As soon as the snow is gone in April, Moscow is cleaned up by an armada of workers. Tulips are planted in every green corner of the city. Huge posters celebrating the heroes of the war catch your eye everywhere. Expensive preparations for the big parade on 9th of May are conducted weeks before the event. To me this is too much. Too much costs for showing strength and power.

    I don't like military parades. Russians have so much more to be proud of. Why do they still put this emphasis on a victory that happened 65 years ago. But I have also seen that young Russians are very interested in talking to the veterans. They really want to know. They really respect them. They are proud of them. Maybe the importance of this victory is one part of the Russian soul that we – foreigners in this big country – will never really understand.

  • http://www.Sezin.org/ Sezin

    Ah Elmira, my Velvet Sister. This is a timely post and poses a question I have been pondering since June 11: I am never so confronted with the question of national pride and all its complexities as I am during these “global” sports events like the current football World Cup. Personally, I have no nationalistic leanings and my brow furrows as I contemplate what does this idea of “national pride” even mean to a Third Culture Kid like I, who has parents of different nationalities and cultures and who has lived in a multitude of different countries, the majority of which have nothing to do with any of my “actual” heritage.

    I can't answer your question about how does “my” culture define honour, because that would be a horse of a different colour, but I can tell you how one of my favourite cultures, The Lakota define honour, and they define it much in the same way as your Serbian colleagues: The Lakota also celebrate the fact that they live on and this is cause for joy. The Lakota survive in spite of all the government policies and people who have worked to eradicate them. They live, they worship, they practice traditions that have been around for thousands of years. The Lakota did not lose, because they are still here. Their survival highlights and forces us to remember the grotesque nature of what has been done in the attempt to conquer a people and culture.

    We have only lost if we are annihilated. And if one group of people succeeds in annihilating another, then everyone has lost, no?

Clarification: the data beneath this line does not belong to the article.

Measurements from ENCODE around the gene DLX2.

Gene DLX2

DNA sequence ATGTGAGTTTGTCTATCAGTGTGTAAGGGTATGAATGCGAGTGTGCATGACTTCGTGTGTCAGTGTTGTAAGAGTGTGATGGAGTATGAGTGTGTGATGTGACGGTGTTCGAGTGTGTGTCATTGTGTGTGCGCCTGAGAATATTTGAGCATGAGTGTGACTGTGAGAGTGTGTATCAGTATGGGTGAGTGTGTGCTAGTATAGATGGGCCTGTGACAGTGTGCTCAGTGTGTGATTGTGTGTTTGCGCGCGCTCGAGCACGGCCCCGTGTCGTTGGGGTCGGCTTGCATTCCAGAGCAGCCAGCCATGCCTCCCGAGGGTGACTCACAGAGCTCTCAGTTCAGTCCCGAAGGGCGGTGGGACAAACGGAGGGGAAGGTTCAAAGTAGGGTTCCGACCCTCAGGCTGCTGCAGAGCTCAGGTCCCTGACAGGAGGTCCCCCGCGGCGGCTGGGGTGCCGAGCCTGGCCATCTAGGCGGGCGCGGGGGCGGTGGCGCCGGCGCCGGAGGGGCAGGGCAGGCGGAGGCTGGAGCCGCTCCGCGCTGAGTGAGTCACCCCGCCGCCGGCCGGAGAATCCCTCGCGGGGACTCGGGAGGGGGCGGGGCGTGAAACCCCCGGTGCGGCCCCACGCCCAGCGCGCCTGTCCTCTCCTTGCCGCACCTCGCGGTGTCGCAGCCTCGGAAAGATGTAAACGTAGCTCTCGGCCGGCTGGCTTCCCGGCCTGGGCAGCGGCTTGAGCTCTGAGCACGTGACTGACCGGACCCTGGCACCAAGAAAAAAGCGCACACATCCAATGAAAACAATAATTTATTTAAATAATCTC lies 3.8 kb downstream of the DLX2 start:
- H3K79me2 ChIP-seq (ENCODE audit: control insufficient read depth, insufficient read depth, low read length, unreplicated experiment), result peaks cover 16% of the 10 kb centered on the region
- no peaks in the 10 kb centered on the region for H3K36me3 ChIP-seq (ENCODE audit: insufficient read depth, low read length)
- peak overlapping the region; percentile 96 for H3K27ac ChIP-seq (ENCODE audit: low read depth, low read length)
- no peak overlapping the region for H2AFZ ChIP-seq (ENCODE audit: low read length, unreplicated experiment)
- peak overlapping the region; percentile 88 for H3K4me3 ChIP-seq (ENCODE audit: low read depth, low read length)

Like in football, I always root for the underdog. Long live Serbia! Long live the Lakota! :-)

  • http://twitter.com/ramblingtart Krista Bjorn

    I love this story. Surviving with honor intact is definitely worth celebrating.

    • http://www.expatharem.com/identity-messages/ Anastasia

      Agree with you Krista — interesting to think that victory and defeat is not a zero-sum game. Major conflict may never be win-win, but at least it doesn’t have to be win all-lose everything.

      Elmira, my own national culture is boo-yah but I grew up in an anti-war community so celebrating any aspect of war seemed off-limits. No tying yellow ribbons, or hosting veteran parades.Figuring out what the rest of the country was on about took leaving my hometown, and after 9/11 was the first time I possessed an American flag, and brandished it.

    • http://www.expatharem.com/identity-messages/ Anastasia

      Agree with you Krista — interesting to think that victory and defeat is not a zero-sum game. Major conflict may never be win-win, but at least it doesn’t have to be win all-lose everything.Elmira, my own national culture is boo-yah but I grew up in an anti-war community so celebrating any aspect of war seemed off-limits. No tying yellow ribbons, or hosting veteran parades. Figuring out what the rest of the country was on about took leaving my hometown, and after 9/11 was the first time I possessed an American flag, and brandished it.

      In fact, a childhood friend posted on Facebook yesterday (the Fourth of July, our independence day) that when she bought her first house in a nearby town she thought that metal thing screwed to the porch was a bottle opener…not the flag mount that it really was. That’s how unfamiliar Berkeley kids were with flag-waving.

Previous post:

Next post: